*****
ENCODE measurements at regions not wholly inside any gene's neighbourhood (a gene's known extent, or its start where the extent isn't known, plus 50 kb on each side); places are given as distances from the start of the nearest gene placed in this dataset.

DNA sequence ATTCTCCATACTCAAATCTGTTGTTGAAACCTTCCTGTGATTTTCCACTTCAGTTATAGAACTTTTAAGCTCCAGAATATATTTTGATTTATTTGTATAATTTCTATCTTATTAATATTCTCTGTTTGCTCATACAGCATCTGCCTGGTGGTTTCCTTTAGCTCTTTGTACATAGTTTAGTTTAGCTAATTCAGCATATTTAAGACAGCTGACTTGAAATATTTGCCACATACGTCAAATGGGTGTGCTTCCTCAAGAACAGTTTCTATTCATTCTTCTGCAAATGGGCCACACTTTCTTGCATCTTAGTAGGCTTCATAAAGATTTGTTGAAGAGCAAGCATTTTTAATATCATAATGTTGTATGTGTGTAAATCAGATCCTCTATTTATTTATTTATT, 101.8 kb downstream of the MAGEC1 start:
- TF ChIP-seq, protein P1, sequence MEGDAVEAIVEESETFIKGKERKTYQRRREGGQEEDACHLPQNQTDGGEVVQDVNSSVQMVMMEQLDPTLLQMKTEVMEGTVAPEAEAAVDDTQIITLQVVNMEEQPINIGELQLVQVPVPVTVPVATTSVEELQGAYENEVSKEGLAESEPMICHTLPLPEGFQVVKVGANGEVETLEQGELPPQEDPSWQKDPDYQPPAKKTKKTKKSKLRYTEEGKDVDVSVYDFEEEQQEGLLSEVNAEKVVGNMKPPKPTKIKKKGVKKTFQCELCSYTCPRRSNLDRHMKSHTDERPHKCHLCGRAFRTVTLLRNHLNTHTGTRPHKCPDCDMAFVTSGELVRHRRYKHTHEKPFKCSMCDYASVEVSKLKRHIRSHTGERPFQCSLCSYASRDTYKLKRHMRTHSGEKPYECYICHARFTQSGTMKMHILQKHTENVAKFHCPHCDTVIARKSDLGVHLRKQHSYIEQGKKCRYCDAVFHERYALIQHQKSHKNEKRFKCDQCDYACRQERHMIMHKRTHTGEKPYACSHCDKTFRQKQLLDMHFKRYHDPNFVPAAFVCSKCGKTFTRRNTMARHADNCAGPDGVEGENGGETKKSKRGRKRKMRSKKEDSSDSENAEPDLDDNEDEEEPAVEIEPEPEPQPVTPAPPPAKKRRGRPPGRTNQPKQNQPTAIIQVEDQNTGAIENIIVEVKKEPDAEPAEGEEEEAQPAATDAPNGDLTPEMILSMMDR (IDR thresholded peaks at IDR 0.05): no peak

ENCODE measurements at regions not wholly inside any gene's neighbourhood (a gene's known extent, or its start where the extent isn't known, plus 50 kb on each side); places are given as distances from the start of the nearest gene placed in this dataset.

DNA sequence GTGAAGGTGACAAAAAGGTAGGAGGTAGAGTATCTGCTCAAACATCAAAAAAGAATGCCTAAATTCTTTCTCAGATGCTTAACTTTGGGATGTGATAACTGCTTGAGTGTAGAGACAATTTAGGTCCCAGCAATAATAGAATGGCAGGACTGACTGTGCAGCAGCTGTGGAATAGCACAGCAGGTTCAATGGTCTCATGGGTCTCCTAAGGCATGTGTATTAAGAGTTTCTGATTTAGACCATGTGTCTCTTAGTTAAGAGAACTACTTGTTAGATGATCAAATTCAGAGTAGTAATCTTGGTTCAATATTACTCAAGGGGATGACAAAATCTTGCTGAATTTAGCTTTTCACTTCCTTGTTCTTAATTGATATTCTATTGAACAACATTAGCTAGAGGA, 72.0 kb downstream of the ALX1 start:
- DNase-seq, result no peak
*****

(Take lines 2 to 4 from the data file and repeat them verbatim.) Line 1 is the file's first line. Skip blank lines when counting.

DNA sequence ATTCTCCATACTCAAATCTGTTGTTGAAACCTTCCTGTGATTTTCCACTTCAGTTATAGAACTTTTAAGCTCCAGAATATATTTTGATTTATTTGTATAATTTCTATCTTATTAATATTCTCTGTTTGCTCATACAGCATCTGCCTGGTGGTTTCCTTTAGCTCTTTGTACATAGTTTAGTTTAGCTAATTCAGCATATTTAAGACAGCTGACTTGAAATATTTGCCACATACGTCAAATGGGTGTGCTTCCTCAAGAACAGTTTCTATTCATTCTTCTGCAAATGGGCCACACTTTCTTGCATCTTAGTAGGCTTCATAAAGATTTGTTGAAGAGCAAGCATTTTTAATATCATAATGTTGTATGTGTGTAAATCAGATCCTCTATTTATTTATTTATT, 101.8 kb downstream of the MAGEC1 start:
- TF ChIP-seq, protein P1, sequence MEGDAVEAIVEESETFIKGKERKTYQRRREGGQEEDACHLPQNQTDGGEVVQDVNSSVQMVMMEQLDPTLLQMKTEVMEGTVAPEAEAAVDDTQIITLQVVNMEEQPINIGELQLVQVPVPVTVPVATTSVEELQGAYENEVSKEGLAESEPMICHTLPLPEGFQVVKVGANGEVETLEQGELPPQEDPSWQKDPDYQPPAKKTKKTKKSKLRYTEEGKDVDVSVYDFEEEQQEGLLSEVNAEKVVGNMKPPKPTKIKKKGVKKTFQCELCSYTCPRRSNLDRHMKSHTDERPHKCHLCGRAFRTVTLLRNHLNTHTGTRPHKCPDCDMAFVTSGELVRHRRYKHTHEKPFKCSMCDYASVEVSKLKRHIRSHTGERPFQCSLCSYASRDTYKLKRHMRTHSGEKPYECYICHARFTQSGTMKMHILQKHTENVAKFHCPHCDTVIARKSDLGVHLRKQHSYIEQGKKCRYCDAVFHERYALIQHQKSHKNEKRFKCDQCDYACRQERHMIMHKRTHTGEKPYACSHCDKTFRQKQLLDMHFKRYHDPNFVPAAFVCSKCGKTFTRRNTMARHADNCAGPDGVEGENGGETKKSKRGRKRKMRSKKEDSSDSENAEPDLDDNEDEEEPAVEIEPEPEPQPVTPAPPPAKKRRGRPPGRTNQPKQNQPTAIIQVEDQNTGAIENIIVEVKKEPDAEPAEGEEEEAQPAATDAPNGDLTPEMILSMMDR (IDR thresholded peaks at IDR 0.05): no peak

ENCODE measurements at regions not wholly inside any gene's neighbourhood (a gene's known extent, or its start where the extent isn't known, plus 50 kb on each side); places are given as distances from the start of the nearest gene placed in this dataset.